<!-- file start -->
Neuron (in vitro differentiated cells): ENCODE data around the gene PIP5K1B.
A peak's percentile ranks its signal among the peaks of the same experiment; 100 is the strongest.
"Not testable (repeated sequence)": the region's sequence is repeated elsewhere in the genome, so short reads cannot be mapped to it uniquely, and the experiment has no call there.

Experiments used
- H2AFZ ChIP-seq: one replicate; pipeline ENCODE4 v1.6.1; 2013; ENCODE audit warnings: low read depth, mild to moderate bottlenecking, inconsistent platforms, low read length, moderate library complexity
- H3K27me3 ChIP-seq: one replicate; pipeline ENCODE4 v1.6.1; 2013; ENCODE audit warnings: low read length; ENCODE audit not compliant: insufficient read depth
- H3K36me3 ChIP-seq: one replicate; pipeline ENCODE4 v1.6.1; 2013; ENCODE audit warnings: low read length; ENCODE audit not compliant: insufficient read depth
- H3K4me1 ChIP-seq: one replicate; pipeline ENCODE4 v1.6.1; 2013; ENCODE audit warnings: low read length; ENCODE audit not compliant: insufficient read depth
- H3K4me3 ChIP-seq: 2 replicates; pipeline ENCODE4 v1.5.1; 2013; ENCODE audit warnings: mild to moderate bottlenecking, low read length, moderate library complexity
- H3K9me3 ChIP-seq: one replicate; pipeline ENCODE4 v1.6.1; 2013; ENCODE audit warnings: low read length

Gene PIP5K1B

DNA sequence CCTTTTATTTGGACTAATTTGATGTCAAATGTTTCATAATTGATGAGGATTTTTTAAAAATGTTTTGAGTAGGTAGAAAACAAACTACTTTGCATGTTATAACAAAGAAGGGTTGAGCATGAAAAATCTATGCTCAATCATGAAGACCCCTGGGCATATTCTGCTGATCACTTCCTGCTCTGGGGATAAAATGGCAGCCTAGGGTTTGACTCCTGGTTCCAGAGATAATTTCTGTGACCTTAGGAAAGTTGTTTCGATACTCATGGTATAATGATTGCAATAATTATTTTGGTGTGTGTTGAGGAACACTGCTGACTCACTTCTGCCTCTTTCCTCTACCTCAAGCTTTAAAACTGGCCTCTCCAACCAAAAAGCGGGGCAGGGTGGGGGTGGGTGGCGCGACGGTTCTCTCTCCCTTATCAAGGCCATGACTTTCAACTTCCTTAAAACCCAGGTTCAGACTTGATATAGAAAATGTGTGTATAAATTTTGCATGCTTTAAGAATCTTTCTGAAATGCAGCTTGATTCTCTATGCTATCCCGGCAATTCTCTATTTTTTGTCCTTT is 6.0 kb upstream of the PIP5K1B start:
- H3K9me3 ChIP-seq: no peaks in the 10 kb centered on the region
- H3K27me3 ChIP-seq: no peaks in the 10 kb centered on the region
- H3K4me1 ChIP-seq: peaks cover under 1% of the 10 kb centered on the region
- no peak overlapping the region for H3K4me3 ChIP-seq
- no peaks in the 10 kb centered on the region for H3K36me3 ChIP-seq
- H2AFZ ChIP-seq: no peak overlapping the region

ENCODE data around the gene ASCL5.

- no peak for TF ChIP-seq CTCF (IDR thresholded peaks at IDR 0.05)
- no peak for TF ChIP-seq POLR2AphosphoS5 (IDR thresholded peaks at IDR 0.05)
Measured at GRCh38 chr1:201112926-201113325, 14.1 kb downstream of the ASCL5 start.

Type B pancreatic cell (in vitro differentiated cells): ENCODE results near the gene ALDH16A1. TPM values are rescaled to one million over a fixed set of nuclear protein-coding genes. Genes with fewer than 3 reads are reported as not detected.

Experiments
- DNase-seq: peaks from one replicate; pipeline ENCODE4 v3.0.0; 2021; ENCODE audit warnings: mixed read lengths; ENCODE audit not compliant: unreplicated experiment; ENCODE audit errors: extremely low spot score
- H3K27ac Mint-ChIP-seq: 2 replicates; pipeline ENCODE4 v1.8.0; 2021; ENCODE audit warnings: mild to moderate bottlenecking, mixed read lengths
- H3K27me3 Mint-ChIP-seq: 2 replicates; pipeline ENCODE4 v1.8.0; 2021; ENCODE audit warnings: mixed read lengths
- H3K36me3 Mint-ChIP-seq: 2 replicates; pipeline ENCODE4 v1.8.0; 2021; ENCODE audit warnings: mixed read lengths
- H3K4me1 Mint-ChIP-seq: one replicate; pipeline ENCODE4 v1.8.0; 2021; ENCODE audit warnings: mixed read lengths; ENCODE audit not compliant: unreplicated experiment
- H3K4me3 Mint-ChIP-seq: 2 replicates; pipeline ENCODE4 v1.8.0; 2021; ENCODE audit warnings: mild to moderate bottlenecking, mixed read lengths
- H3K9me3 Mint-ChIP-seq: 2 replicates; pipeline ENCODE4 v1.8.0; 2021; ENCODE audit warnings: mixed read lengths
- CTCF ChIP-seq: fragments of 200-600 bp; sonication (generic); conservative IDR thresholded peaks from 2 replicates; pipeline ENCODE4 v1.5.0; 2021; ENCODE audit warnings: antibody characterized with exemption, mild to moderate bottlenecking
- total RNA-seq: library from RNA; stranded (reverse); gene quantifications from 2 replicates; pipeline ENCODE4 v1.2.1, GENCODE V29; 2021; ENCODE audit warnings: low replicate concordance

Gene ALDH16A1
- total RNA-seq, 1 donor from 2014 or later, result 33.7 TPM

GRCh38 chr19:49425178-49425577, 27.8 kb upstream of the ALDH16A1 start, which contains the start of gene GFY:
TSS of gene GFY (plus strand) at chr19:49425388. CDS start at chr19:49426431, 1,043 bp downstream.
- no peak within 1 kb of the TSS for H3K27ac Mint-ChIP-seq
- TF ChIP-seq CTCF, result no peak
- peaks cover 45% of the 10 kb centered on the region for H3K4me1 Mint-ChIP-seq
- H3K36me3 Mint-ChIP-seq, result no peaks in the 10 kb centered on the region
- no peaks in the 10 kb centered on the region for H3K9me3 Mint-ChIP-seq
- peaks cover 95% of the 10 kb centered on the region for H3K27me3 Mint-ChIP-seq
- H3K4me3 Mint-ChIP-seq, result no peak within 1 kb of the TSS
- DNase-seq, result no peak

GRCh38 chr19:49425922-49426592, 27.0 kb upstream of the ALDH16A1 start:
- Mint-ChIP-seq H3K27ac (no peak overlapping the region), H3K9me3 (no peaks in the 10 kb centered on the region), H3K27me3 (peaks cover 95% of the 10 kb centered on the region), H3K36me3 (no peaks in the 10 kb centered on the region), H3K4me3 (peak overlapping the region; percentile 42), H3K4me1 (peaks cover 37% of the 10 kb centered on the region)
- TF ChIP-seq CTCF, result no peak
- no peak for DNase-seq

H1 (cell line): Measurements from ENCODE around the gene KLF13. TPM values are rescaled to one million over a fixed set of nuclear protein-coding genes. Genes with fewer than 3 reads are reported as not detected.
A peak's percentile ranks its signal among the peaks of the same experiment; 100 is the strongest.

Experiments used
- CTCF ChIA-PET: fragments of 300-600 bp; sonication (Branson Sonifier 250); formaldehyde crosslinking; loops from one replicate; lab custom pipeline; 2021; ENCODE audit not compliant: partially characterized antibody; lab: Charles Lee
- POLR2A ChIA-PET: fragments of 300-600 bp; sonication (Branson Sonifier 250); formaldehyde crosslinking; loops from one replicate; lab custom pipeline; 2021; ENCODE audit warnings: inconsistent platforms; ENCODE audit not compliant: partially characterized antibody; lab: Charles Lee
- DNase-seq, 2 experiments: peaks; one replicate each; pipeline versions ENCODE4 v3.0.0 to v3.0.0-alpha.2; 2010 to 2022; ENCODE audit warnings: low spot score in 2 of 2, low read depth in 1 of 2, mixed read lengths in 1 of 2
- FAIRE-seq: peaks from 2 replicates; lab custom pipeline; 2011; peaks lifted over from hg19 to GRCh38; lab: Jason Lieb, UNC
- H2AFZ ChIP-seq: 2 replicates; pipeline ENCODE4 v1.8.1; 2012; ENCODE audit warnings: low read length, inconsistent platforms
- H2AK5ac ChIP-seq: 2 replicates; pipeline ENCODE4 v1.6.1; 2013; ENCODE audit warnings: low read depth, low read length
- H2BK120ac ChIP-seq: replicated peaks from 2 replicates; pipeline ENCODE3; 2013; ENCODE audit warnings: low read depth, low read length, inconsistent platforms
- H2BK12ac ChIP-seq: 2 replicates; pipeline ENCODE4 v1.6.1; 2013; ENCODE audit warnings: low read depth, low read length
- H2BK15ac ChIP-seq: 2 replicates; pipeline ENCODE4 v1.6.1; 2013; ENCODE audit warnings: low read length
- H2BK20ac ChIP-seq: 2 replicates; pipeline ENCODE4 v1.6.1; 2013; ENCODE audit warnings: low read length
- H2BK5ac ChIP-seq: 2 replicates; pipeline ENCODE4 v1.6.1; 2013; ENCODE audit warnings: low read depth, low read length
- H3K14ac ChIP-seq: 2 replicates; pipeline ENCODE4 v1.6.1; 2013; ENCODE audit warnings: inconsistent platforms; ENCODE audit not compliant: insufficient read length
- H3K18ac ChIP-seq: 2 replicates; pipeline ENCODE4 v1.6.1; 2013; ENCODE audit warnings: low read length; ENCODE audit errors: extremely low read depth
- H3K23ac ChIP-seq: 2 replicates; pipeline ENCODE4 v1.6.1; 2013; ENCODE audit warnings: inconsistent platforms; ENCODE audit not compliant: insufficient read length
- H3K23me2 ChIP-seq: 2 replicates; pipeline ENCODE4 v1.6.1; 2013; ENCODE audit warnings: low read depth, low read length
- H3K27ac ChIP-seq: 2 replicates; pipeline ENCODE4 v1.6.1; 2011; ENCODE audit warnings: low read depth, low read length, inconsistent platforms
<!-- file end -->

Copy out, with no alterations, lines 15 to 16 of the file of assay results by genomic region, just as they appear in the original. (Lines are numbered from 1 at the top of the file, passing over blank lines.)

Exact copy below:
- H3K4me1 ChIP-seq: peaks cover under 1% of the 10 kb centered on the region
- no peak overlapping the region for H3K4me3 ChIP-seq